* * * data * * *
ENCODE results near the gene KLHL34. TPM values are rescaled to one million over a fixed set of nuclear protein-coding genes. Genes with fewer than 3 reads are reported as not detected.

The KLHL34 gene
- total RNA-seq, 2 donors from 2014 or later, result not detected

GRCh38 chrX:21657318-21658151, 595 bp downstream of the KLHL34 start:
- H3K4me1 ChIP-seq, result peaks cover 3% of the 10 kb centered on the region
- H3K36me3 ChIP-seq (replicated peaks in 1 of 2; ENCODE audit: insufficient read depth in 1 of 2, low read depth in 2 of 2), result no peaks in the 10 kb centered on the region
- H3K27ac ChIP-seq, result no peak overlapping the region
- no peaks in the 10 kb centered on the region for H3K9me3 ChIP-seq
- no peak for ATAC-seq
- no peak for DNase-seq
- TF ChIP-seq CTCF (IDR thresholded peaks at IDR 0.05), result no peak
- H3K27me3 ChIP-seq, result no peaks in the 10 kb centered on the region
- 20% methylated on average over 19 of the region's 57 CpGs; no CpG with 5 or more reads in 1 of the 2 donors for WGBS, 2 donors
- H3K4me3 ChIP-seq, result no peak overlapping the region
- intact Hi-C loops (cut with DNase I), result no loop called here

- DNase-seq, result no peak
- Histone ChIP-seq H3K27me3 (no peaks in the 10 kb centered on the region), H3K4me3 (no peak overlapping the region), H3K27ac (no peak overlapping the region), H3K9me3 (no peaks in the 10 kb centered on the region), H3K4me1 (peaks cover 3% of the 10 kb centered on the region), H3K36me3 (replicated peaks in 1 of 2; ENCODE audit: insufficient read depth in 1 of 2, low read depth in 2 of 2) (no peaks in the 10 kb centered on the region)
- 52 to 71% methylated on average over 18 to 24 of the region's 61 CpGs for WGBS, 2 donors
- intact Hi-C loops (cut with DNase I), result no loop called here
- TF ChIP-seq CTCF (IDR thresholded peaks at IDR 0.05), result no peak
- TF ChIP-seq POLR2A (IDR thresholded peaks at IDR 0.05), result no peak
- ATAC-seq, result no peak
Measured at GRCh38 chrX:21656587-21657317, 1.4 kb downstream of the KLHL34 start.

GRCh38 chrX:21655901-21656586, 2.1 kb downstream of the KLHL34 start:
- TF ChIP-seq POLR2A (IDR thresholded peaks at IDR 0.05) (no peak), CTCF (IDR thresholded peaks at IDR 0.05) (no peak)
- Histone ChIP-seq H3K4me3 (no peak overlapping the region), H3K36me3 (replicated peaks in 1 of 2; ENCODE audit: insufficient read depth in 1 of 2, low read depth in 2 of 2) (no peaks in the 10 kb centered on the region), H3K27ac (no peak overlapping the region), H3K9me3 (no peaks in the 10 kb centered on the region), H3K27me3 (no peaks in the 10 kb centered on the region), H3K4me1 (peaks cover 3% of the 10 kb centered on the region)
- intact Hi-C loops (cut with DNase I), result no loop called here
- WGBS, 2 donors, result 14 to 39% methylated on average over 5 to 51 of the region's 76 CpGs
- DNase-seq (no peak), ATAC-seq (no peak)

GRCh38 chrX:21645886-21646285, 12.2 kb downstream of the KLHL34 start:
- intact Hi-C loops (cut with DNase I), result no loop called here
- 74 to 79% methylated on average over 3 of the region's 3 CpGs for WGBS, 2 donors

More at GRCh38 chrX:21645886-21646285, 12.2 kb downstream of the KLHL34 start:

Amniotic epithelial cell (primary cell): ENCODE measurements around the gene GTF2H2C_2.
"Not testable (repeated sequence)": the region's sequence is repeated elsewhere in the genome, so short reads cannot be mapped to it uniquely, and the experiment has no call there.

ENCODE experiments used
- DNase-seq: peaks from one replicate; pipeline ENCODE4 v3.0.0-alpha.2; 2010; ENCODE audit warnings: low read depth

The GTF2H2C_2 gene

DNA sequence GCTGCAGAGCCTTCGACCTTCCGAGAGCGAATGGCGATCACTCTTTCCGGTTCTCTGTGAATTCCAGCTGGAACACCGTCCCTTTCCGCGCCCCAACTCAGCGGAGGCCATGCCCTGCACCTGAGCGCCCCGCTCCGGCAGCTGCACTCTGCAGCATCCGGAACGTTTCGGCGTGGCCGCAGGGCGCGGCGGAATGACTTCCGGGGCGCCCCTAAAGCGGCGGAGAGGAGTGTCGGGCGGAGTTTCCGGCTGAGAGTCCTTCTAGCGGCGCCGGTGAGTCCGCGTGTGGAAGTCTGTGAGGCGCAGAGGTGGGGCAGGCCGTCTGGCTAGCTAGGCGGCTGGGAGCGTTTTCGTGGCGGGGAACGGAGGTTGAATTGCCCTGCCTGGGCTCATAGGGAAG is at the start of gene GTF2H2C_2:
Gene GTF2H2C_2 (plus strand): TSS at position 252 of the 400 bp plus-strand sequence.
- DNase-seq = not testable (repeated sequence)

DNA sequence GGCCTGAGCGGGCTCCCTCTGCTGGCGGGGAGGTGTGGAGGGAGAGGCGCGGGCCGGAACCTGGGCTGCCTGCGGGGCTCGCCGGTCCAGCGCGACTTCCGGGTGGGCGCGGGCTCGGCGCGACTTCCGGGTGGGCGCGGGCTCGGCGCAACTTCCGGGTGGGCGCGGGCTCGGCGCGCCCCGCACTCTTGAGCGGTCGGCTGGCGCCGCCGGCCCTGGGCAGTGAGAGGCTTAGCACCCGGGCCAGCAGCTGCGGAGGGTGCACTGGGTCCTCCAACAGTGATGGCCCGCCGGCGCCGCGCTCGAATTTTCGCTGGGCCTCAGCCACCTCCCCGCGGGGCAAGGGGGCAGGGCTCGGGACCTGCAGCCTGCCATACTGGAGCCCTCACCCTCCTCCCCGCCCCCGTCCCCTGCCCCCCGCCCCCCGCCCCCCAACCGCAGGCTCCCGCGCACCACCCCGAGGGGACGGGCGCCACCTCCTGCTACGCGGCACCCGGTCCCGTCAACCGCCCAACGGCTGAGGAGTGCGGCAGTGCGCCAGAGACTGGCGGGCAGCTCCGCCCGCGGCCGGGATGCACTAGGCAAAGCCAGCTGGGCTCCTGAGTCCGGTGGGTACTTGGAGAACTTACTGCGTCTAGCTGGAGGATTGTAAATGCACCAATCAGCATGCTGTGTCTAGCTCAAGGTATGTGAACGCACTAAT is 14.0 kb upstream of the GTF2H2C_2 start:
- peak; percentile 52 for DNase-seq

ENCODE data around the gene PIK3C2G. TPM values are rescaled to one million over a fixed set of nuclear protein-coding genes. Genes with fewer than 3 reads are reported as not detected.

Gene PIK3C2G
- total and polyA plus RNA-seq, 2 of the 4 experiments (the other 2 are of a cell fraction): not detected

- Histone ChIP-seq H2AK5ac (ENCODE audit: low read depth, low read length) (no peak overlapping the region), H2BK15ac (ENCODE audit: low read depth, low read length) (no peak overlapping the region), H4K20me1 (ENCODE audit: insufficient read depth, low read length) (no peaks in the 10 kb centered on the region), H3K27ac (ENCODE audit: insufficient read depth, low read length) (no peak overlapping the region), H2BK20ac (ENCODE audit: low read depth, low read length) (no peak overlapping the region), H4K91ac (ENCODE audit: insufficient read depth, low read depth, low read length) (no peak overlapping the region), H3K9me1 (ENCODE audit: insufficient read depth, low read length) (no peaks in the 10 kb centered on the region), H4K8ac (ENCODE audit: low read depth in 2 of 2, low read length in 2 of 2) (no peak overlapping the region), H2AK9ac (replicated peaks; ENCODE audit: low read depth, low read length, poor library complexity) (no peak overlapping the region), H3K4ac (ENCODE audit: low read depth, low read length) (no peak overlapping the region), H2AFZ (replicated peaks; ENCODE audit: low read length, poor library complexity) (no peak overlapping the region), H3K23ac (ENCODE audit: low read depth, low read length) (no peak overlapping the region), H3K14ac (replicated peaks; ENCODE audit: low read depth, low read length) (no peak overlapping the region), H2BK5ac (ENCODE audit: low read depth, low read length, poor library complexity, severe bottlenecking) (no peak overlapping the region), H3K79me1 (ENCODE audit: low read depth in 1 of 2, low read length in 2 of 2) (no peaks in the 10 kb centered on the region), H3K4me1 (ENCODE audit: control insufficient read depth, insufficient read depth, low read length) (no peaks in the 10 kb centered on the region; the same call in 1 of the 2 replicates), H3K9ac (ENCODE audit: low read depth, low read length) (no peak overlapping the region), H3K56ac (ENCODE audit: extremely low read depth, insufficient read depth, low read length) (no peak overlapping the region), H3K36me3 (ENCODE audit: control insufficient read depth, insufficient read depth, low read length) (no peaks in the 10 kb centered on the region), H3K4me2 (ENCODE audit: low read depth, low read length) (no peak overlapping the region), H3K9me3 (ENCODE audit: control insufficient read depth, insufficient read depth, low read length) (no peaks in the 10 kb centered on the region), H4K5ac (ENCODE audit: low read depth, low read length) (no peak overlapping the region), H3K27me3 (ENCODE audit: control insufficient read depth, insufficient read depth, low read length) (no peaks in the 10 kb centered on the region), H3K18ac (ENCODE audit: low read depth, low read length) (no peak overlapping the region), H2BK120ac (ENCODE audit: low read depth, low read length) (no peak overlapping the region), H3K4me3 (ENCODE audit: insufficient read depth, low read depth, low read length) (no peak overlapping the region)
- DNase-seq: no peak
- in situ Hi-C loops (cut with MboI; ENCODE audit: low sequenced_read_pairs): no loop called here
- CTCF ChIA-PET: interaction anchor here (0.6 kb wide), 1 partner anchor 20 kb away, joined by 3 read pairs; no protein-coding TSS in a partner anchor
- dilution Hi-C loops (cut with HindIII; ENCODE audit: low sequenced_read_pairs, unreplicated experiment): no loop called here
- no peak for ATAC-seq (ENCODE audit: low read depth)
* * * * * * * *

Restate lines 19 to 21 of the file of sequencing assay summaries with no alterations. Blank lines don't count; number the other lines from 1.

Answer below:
- intact Hi-C loops (cut with DNase I), result no loop called here
- TF ChIP-seq CTCF (IDR thresholded peaks at IDR 0.05), result no peak
- TF ChIP-seq POLR2A (IDR thresholded peaks at IDR 0.05), result no peak